The University of Texas at Arlington has been awarded a patent for a lubricant composition that can be used as a universal grease for aircraft.
"Universal greases used on aircraft have to function under extreme pressure conditions and variable temperatures, as well as work on all the moving parts of an aircraft, from wings to a door handle," said Pranesh Aswath, lead inventor for this research and a professor of materials science and engineering and mechanical and aerospace engineering. "We have developed a new class of lubricants with enhanced wear and friction performance by using milled metal sulfite particles as an additive to grease, which shows better performance over a range of loads."
Metal sulfite, or Molybdenum disulfide (MoS2), is widely used as an additive in solid lubricants because of its low friction properties and robustness. However, at low loads or resistance, it shows excessive wear and higher friction.
To mitigate this problem, UTA researchers used pre-milled mixtures of MoS2-based grease and sulfurized additives, which they found significantly improved wear properties over a range of mechanical resistances. Milled metal sulfite particles have rounded or reduced surface energy compared to non-milled particles.
"A single universal grease that is able to function in multiple conditions is key for the aerospace industry, as using two or three greases has proven to be incompatible and even caused crashes in the 1980s," Aswath said. "We believe our patented lubricant compositions could fill an important gap in the market and provide a safer, more effective performance."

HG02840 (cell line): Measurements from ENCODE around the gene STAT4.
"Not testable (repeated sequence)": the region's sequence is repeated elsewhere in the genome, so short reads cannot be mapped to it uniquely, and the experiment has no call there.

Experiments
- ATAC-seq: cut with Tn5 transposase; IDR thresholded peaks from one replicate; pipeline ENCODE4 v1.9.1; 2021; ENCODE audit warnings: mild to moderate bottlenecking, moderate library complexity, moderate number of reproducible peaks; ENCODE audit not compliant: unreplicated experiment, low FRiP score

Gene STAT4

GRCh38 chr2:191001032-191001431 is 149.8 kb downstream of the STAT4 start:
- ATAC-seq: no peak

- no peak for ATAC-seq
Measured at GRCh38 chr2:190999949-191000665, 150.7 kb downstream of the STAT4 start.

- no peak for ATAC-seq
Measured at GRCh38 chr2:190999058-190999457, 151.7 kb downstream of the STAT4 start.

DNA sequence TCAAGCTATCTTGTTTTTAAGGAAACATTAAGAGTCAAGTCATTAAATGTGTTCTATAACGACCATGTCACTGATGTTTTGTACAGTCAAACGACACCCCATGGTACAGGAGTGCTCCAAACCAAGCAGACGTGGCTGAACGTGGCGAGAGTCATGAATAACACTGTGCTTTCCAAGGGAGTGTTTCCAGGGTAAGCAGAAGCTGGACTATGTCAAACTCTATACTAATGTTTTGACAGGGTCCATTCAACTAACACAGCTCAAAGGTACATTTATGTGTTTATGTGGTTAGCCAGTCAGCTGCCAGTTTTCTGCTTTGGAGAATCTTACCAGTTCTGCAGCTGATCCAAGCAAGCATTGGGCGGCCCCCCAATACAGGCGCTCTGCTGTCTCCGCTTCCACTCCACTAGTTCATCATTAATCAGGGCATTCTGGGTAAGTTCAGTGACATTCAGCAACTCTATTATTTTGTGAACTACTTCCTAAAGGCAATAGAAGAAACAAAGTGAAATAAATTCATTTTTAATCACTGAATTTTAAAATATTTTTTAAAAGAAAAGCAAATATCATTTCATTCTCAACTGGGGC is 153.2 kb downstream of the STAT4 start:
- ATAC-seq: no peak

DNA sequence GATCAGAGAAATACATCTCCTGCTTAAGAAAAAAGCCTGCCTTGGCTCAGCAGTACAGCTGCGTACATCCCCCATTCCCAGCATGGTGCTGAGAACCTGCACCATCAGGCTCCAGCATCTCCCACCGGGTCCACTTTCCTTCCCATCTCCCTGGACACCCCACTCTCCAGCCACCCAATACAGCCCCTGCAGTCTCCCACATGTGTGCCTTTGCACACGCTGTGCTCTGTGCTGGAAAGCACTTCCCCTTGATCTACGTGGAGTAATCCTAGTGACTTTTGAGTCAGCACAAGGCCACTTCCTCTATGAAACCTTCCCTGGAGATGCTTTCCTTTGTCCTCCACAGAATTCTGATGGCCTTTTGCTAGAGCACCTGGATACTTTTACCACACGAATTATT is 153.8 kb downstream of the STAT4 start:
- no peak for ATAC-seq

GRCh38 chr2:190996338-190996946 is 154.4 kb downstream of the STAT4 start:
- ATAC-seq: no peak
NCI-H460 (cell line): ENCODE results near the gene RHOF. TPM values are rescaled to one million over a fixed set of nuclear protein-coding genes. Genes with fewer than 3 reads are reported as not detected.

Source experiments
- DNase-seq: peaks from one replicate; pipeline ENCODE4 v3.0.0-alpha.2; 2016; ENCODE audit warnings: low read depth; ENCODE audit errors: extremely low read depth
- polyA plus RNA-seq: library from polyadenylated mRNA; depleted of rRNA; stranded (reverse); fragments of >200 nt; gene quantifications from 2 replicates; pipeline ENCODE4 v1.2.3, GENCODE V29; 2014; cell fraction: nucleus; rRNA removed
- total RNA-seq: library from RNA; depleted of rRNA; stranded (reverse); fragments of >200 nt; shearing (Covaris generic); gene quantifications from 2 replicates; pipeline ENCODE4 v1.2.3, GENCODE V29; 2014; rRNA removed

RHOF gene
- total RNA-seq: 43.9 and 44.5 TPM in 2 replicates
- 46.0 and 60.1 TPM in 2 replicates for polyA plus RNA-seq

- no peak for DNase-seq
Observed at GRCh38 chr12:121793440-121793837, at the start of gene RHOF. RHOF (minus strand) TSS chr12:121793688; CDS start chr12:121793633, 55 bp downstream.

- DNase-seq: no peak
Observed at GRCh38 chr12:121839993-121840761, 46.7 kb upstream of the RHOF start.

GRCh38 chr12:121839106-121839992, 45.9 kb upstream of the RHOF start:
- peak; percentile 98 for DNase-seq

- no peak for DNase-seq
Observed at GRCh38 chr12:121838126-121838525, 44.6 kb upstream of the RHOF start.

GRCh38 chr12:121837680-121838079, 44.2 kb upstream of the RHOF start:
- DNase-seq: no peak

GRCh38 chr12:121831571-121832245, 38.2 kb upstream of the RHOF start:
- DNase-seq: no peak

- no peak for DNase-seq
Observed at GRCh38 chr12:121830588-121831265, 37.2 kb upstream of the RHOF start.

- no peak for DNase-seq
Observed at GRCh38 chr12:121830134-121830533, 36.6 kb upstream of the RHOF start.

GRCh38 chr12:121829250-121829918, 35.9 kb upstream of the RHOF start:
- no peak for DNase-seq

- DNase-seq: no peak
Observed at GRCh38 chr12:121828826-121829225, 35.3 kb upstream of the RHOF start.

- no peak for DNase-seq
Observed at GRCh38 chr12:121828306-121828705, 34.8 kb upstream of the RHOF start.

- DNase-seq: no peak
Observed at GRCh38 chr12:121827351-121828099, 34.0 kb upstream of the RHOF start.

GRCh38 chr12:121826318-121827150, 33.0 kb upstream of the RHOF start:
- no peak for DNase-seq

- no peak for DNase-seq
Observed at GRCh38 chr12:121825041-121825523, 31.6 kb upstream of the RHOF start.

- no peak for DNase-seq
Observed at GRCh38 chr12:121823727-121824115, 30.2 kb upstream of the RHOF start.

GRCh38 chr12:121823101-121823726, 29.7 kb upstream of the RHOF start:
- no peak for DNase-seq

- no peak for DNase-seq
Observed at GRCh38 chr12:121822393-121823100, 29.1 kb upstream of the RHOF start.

This research was carried out at UTA's Tribology, Lubrication and Coating Laboratory, established in 1999 and now recognized as one of the world's top labs in the field. Since its founding, the lab has published close to 60 journal articles published and been awarded more than 10 patents.
"Dr. Aswath and his collaborators have established a strong focus area of research in lubricant additives and their lab is widely recognized as a leading center for these activities," said UTA College of Engineering Dean Peter Crouch. "The new patented technology can be viewed as an additional route to enhanced aircraft safety through a universal grease that is effective under multiple conditions."
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